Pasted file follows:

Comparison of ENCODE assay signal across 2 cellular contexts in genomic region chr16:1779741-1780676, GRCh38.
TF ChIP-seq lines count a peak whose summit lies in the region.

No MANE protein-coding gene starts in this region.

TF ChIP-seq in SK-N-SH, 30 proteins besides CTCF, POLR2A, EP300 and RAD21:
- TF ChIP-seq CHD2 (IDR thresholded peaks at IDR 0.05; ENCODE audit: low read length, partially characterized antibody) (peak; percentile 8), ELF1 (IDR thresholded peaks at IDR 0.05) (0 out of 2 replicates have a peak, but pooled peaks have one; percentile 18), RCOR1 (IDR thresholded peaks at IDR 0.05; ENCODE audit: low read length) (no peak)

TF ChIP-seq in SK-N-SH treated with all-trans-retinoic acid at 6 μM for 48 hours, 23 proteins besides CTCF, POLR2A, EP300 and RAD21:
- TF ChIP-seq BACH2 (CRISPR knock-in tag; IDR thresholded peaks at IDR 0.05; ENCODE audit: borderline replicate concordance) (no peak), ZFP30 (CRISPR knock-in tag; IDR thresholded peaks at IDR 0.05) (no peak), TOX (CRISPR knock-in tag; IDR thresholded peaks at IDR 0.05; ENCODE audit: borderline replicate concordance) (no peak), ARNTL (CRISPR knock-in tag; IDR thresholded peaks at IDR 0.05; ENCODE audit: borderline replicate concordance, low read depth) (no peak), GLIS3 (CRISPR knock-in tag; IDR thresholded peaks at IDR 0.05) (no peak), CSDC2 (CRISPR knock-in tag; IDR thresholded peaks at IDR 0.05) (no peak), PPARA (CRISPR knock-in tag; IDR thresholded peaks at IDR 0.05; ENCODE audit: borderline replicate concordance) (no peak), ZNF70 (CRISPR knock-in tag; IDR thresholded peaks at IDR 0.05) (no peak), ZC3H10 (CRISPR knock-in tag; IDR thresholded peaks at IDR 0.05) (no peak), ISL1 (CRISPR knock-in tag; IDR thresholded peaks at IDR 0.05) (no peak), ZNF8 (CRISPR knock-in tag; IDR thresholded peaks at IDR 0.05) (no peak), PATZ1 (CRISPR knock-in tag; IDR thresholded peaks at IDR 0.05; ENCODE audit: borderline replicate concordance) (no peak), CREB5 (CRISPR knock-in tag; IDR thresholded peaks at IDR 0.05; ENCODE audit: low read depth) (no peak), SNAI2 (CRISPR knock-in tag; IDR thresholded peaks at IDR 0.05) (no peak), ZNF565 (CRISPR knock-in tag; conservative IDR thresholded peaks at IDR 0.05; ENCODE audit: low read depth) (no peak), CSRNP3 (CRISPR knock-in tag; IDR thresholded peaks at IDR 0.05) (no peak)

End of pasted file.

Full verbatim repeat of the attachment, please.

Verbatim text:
Comparison of ENCODE assay signal across 2 cellular contexts in genomic region chr16:1779741-1780676, GRCh38.
TF ChIP-seq lines count a peak whose summit lies in the region.

No MANE protein-coding gene starts in this region.

TF ChIP-seq in SK-N-SH, 30 proteins besides CTCF, POLR2A, EP300 and RAD21:
- TF ChIP-seq CHD2 (IDR thresholded peaks at IDR 0.05; ENCODE audit: low read length, partially characterized antibody) (peak; percentile 8), ELF1 (IDR thresholded peaks at IDR 0.05) (0 out of 2 replicates have a peak, but pooled peaks have one; percentile 18), RCOR1 (IDR thresholded peaks at IDR 0.05; ENCODE audit: low read length) (no peak)

TF ChIP-seq in SK-N-SH treated with all-trans-retinoic acid at 6 μM for 48 hours, 23 proteins besides CTCF, POLR2A, EP300 and RAD21:
- TF ChIP-seq BACH2 (CRISPR knock-in tag; IDR thresholded peaks at IDR 0.05; ENCODE audit: borderline replicate concordance) (no peak), ZFP30 (CRISPR knock-in tag; IDR thresholded peaks at IDR 0.05) (no peak), TOX (CRISPR knock-in tag; IDR thresholded peaks at IDR 0.05; ENCODE audit: borderline replicate concordance) (no peak), ARNTL (CRISPR knock-in tag; IDR thresholded peaks at IDR 0.05; ENCODE audit: borderline replicate concordance, low read depth) (no peak), GLIS3 (CRISPR knock-in tag; IDR thresholded peaks at IDR 0.05) (no peak), CSDC2 (CRISPR knock-in tag; IDR thresholded peaks at IDR 0.05) (no peak), PPARA (CRISPR knock-in tag; IDR thresholded peaks at IDR 0.05; ENCODE audit: borderline replicate concordance) (no peak), ZNF70 (CRISPR knock-in tag; IDR thresholded peaks at IDR 0.05) (no peak), ZC3H10 (CRISPR knock-in tag; IDR thresholded peaks at IDR 0.05) (no peak), ISL1 (CRISPR knock-in tag; IDR thresholded peaks at IDR 0.05) (no peak), ZNF8 (CRISPR knock-in tag; IDR thresholded peaks at IDR 0.05) (no peak), PATZ1 (CRISPR knock-in tag; IDR thresholded peaks at IDR 0.05; ENCODE audit: borderline replicate concordance) (no peak), CREB5 (CRISPR knock-in tag; IDR thresholded peaks at IDR 0.05; ENCODE audit: low read depth) (no peak), SNAI2 (CRISPR knock-in tag; IDR thresholded peaks at IDR 0.05) (no peak), ZNF565 (CRISPR knock-in tag; conservative IDR thresholded peaks at IDR 0.05; ENCODE audit: low read depth) (no peak), CSRNP3 (CRISPR knock-in tag; IDR thresholded peaks at IDR 0.05) (no peak)